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For the last 30 years, low back pain has been the leading cause of disability worldwide. As a major global public health issue, it places a burden on individuals, society and the healthcare system. Low back pain is a common reason for a visit to the doctor, with patients often prescribed analgesics to manage their symptoms.  

Muscle relaxants are the third most frequently prescribed drugs for low back pain and are commonly prescribed to reduce the pain, not to cure whatever is causing the pain.  

new study led by researchers at the School of Health Sciences at UNSW Sydney has revealed considerable uncertainty exists around the clinical efficacy and safety of muscle relaxants.  

The research revealed although non-benzodiazepine antispasmodics may have reduced pain intensity at two weeks or less for acute low back pain, the effect is unlikely to be considered clinically important.  

“We found that muscle relaxants might reduce pain in the short term, but on average the effect is probably too small to be important and most patients wouldn’t be able to feel any difference in their pain compared to talking a placebo, or sugar pill. There is also an increased risk of side effects,” said Professor James McAuley, Director for the Centre for Pain IMPACT at UNSW and a lead author of the study.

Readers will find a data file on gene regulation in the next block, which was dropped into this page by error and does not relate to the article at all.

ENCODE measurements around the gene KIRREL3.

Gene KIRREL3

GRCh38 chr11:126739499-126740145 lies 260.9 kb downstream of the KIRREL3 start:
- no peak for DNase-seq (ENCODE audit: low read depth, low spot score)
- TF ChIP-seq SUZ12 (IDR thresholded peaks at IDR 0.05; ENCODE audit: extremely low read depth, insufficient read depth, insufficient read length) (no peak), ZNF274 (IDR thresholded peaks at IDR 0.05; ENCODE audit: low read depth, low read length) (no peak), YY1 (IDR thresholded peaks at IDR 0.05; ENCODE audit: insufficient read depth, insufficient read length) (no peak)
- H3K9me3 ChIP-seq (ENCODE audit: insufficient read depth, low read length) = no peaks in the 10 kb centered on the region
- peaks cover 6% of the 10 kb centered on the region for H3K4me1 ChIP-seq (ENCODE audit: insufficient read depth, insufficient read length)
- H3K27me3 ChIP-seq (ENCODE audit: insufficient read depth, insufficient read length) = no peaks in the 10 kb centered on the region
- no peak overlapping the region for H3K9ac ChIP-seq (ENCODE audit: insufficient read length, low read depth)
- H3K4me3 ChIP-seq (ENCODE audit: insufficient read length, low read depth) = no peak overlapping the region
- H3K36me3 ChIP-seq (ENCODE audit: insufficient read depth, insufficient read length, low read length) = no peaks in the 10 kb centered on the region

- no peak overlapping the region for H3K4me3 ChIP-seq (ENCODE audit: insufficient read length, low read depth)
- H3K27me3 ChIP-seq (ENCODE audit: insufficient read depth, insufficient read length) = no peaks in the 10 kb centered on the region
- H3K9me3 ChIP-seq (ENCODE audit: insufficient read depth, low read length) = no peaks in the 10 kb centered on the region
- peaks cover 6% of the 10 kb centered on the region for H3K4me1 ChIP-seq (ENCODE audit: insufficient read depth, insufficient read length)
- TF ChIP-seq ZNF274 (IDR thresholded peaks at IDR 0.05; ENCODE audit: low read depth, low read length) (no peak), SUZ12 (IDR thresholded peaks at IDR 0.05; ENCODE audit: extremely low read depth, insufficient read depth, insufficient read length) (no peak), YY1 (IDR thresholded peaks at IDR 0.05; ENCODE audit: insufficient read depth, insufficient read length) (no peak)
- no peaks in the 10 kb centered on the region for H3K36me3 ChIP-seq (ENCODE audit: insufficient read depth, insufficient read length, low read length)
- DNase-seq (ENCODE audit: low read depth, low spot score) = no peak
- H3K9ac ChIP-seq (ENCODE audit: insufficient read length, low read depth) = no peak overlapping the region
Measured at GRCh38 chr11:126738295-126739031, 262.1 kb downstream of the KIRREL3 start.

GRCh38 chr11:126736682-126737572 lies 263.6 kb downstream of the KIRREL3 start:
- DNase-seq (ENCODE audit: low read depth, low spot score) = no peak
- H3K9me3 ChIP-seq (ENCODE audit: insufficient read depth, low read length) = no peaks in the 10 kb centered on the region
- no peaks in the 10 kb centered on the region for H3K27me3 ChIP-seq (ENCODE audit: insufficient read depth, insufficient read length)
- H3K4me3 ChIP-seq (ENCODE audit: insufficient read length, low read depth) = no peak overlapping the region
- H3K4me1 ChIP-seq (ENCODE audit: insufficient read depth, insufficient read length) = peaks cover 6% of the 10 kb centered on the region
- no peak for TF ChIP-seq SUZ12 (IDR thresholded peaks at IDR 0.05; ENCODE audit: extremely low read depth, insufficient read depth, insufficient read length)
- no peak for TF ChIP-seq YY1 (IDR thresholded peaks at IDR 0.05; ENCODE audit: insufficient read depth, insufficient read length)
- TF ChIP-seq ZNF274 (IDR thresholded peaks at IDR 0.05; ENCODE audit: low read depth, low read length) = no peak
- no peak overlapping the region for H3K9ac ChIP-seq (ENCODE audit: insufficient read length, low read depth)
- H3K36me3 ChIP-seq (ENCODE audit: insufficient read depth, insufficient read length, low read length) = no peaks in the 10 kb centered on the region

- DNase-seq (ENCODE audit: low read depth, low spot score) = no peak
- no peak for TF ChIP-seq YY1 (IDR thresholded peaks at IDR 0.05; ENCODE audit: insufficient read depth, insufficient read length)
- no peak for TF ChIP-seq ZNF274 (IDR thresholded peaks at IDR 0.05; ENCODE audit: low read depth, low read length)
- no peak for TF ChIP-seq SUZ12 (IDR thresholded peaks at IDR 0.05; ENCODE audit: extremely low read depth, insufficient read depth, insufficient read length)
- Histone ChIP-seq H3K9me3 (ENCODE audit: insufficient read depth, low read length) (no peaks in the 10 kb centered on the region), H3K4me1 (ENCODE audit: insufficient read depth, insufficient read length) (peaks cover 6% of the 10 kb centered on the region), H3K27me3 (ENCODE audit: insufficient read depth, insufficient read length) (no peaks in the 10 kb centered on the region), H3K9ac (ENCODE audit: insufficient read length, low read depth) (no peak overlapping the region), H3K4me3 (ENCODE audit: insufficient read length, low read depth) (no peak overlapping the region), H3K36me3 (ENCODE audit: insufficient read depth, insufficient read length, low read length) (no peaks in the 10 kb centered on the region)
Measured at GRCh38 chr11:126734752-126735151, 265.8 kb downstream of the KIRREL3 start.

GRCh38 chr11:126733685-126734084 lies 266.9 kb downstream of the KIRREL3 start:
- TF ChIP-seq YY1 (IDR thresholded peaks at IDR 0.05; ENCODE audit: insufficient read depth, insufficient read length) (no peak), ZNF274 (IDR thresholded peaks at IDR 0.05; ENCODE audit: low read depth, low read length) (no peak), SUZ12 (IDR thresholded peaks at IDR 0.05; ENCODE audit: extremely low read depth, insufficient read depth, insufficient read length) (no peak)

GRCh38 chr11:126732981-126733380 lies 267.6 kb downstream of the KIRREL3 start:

“We were surprised by this finding as earlier research suggested that muscle relaxants did reduce pain intensity. But when we included all of the most up to date research, the results became much less certain.” 

Side effects of muscle relaxants can include dizziness, drowsiness, headache, and nausea.  

As a result of the study, the researchers recommended large, definitive, placebo-controlled trials to urgently resolve uncertainties around the efficacy and safety of muscle relaxants for low back pain.  

Conflicting information on muscle relaxants 

Clinical practice guidelines reviewed by the research team provided conflicting recommendations for the use of muscle relaxants to treat low back pain. Of the 15 clinical practice guidelines reviewed, six recommended muscle relaxants to manage low back pain, five didn’t recommend them, and four didn’t offer a recommendation.